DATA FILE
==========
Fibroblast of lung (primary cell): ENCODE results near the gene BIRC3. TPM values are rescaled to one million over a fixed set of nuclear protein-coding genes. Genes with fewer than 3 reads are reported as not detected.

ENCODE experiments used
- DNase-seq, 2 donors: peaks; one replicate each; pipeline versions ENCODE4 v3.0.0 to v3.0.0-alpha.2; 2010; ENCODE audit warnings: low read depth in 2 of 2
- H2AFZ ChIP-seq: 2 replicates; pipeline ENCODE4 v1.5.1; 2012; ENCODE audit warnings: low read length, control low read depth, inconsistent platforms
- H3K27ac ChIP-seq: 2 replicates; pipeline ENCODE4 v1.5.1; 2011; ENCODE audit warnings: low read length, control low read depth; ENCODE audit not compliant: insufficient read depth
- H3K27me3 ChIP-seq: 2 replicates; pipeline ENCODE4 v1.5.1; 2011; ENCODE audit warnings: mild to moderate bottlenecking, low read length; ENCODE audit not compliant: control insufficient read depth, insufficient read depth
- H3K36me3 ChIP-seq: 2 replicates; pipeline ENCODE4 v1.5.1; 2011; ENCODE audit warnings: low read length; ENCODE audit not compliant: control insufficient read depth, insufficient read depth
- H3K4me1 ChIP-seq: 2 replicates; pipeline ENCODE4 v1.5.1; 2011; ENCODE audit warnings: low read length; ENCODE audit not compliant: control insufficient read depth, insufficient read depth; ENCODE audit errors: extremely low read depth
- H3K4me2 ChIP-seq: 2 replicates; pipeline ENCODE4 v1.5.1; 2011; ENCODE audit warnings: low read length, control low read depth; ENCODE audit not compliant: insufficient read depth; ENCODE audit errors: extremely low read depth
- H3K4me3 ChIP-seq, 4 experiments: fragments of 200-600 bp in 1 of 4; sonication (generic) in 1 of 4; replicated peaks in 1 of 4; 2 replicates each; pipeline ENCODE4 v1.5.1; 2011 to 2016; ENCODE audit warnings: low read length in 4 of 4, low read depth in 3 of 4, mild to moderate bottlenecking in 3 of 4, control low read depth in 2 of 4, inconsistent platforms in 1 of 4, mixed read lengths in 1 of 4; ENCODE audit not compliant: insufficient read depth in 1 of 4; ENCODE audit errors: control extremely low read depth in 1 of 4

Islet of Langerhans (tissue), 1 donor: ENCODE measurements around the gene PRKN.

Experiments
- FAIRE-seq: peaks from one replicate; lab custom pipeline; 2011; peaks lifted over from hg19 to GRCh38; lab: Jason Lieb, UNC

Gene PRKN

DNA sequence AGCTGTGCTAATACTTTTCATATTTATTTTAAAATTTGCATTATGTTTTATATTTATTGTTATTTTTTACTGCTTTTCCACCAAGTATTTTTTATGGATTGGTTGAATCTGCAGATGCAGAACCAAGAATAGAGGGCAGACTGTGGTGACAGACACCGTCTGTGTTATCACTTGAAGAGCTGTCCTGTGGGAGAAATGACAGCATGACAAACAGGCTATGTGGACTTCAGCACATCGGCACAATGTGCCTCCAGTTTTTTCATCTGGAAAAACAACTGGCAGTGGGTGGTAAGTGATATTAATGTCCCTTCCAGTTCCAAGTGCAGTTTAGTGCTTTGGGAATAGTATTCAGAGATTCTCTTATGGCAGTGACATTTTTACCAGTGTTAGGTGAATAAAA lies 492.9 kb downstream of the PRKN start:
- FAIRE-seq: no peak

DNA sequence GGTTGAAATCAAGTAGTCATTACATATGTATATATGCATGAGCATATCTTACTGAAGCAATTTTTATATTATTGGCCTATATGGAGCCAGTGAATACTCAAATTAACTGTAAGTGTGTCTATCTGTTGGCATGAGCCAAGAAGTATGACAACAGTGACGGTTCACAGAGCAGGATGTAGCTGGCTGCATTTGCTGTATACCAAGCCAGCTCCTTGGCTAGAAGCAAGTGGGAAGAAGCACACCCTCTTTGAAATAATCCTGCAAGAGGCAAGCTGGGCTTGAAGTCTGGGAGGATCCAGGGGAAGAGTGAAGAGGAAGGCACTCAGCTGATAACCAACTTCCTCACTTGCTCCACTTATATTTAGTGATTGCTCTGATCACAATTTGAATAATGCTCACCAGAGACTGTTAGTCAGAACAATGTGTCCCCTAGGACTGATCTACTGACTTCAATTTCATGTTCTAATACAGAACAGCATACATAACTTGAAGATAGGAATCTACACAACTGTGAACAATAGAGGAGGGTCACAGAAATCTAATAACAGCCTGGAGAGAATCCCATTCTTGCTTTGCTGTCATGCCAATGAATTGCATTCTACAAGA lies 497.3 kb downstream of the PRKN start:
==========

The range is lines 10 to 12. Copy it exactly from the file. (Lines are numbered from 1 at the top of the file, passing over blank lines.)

- H3K4me3 ChIP-seq, 4 experiments: fragments of 200-600 bp in 1 of 4; sonication (generic) in 1 of 4; replicated peaks in 1 of 4; 2 replicates each; pipeline ENCODE4 v1.5.1; 2011 to 2016; ENCODE audit warnings: low read length in 4 of 4, low read depth in 3 of 4, mild to moderate bottlenecking in 3 of 4, control low read depth in 2 of 4, inconsistent platforms in 1 of 4, mixed read lengths in 1 of 4; ENCODE audit not compliant: insufficient read depth in 1 of 4; ENCODE audit errors: control extremely low read depth in 1 of 4

Islet of Langerhans (tissue), 1 donor: ENCODE measurements around the gene PRKN.

Experiments